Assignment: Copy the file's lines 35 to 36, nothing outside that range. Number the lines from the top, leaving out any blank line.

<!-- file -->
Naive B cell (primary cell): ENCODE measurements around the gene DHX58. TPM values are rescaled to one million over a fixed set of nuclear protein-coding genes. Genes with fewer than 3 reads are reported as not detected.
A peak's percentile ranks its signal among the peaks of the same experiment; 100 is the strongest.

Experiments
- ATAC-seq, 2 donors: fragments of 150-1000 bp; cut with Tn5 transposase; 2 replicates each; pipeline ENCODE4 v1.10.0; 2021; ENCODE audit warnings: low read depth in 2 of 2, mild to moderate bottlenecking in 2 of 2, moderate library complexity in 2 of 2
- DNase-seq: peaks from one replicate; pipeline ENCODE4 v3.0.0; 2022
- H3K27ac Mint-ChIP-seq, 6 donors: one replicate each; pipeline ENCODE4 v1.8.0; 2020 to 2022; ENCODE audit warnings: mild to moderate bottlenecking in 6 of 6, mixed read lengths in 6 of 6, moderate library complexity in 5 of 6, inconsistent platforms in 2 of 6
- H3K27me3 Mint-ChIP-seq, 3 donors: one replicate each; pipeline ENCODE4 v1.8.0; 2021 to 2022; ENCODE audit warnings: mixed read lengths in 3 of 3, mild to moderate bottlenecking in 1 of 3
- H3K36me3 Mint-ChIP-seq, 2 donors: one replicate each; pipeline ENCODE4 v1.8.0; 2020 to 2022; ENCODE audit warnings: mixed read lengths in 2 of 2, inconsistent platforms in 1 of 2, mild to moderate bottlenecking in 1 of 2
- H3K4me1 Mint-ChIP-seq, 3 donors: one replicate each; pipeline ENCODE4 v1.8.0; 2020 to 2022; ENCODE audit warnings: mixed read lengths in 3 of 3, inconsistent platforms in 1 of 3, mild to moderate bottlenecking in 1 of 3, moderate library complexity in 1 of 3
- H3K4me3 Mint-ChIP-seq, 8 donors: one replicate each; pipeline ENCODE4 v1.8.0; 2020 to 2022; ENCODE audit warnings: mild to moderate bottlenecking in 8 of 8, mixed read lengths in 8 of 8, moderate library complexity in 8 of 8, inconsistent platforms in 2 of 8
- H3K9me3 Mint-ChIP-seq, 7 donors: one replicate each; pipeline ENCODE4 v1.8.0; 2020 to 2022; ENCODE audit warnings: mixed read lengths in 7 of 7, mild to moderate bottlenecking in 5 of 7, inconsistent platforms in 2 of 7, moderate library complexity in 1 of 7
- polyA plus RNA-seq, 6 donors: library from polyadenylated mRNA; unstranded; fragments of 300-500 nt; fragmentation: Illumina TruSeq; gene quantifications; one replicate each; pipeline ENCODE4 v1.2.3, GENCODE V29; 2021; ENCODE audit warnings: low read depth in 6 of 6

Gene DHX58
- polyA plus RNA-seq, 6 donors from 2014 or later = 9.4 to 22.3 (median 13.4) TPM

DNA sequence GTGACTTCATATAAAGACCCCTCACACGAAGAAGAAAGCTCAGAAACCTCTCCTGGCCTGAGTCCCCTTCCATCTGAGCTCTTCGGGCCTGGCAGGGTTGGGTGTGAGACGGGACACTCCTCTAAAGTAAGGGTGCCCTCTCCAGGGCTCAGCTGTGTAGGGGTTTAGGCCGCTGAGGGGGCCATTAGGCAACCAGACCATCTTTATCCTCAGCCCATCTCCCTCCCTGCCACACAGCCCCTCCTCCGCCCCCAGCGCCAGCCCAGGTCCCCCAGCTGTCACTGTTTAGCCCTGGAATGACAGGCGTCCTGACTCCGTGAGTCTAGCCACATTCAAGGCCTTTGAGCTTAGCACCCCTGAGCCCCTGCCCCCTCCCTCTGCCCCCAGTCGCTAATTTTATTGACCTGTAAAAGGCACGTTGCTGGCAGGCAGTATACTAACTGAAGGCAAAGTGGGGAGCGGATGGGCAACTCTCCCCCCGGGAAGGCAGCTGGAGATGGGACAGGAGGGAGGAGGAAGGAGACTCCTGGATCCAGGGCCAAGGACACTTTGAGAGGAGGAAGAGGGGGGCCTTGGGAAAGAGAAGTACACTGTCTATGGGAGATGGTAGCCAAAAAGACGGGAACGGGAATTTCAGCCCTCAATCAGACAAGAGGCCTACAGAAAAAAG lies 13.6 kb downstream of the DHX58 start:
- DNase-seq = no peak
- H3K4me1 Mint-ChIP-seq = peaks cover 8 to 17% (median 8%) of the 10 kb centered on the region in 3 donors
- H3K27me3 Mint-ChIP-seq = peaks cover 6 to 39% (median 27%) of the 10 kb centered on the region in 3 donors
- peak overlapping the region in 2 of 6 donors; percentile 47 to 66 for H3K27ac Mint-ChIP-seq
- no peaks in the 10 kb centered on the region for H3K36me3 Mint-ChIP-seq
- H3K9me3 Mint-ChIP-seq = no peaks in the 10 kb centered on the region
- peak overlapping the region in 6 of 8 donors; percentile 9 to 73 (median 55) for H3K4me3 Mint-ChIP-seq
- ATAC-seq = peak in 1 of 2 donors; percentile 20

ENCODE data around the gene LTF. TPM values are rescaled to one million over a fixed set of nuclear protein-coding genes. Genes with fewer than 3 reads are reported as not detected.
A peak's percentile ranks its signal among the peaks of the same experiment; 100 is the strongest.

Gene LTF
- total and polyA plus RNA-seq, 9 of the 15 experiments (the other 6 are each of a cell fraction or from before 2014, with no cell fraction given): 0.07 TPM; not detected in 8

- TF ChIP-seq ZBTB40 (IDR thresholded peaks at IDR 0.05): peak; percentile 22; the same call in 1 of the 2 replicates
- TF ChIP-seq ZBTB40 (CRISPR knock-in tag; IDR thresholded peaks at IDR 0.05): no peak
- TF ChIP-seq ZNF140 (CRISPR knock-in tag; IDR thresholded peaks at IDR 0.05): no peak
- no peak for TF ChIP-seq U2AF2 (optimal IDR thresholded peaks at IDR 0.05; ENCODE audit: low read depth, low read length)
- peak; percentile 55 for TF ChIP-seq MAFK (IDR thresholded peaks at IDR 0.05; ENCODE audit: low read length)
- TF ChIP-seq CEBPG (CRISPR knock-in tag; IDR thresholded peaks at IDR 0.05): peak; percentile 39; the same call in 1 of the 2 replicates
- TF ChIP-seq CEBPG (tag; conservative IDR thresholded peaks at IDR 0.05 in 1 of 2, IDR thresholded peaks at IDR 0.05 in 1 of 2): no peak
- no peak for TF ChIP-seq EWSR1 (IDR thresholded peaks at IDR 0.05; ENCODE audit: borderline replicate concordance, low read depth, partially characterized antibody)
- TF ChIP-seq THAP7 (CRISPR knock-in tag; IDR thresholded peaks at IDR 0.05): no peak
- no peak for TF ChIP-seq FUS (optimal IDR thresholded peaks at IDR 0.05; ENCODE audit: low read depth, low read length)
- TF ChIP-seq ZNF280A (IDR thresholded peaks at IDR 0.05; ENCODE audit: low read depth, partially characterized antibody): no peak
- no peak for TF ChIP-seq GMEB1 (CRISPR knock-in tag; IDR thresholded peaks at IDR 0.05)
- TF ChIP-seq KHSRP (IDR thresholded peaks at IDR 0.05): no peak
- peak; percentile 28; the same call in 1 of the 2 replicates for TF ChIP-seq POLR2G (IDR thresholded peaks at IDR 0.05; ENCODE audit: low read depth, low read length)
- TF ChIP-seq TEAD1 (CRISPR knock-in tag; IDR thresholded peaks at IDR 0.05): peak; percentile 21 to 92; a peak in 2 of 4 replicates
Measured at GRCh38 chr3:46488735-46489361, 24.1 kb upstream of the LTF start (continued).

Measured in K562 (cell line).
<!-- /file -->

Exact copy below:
- no peak for TF ChIP-seq EWSR1 (IDR thresholded peaks at IDR 0.05; ENCODE audit: borderline replicate concordance, low read depth, partially characterized antibody)
- TF ChIP-seq THAP7 (CRISPR knock-in tag; IDR thresholded peaks at IDR 0.05): no peak